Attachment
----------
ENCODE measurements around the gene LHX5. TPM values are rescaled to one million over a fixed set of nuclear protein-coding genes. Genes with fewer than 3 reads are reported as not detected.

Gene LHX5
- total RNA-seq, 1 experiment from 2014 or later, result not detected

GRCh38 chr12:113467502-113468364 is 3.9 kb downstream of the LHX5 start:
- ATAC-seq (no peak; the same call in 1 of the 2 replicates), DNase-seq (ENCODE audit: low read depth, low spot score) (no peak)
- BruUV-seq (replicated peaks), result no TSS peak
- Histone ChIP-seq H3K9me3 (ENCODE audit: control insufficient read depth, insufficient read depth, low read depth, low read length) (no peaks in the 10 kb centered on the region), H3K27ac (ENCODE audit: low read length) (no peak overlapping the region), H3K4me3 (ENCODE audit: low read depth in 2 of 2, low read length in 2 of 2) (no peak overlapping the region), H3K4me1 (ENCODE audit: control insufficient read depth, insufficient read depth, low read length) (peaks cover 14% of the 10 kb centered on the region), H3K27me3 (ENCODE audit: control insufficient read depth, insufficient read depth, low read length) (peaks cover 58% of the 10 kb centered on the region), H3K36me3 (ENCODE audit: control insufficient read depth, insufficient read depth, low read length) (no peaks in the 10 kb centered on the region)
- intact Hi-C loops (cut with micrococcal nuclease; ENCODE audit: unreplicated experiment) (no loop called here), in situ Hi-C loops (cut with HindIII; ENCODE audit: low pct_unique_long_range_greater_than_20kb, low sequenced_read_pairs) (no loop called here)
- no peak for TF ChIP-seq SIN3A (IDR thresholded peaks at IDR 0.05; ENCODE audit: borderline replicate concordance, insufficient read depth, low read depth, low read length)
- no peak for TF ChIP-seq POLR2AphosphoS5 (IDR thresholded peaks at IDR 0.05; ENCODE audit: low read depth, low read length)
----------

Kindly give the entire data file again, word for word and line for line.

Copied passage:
ENCODE measurements around the gene LHX5. TPM values are rescaled to one million over a fixed set of nuclear protein-coding genes. Genes with fewer than 3 reads are reported as not detected.

Gene LHX5
- total RNA-seq, 1 experiment from 2014 or later, result not detected

GRCh38 chr12:113467502-113468364 is 3.9 kb downstream of the LHX5 start:
- ATAC-seq (no peak; the same call in 1 of the 2 replicates), DNase-seq (ENCODE audit: low read depth, low spot score) (no peak)
- BruUV-seq (replicated peaks), result no TSS peak
- Histone ChIP-seq H3K9me3 (ENCODE audit: control insufficient read depth, insufficient read depth, low read depth, low read length) (no peaks in the 10 kb centered on the region), H3K27ac (ENCODE audit: low read length) (no peak overlapping the region), H3K4me3 (ENCODE audit: low read depth in 2 of 2, low read length in 2 of 2) (no peak overlapping the region), H3K4me1 (ENCODE audit: control insufficient read depth, insufficient read depth, low read length) (peaks cover 14% of the 10 kb centered on the region), H3K27me3 (ENCODE audit: control insufficient read depth, insufficient read depth, low read length) (peaks cover 58% of the 10 kb centered on the region), H3K36me3 (ENCODE audit: control insufficient read depth, insufficient read depth, low read length) (no peaks in the 10 kb centered on the region)
- intact Hi-C loops (cut with micrococcal nuclease; ENCODE audit: unreplicated experiment) (no loop called here), in situ Hi-C loops (cut with HindIII; ENCODE audit: low pct_unique_long_range_greater_than_20kb, low sequenced_read_pairs) (no loop called here)
- no peak for TF ChIP-seq SIN3A (IDR thresholded peaks at IDR 0.05; ENCODE audit: borderline replicate concordance, insufficient read depth, low read depth, low read length)
- no peak for TF ChIP-seq POLR2AphosphoS5 (IDR thresholded peaks at IDR 0.05; ENCODE audit: low read depth, low read length)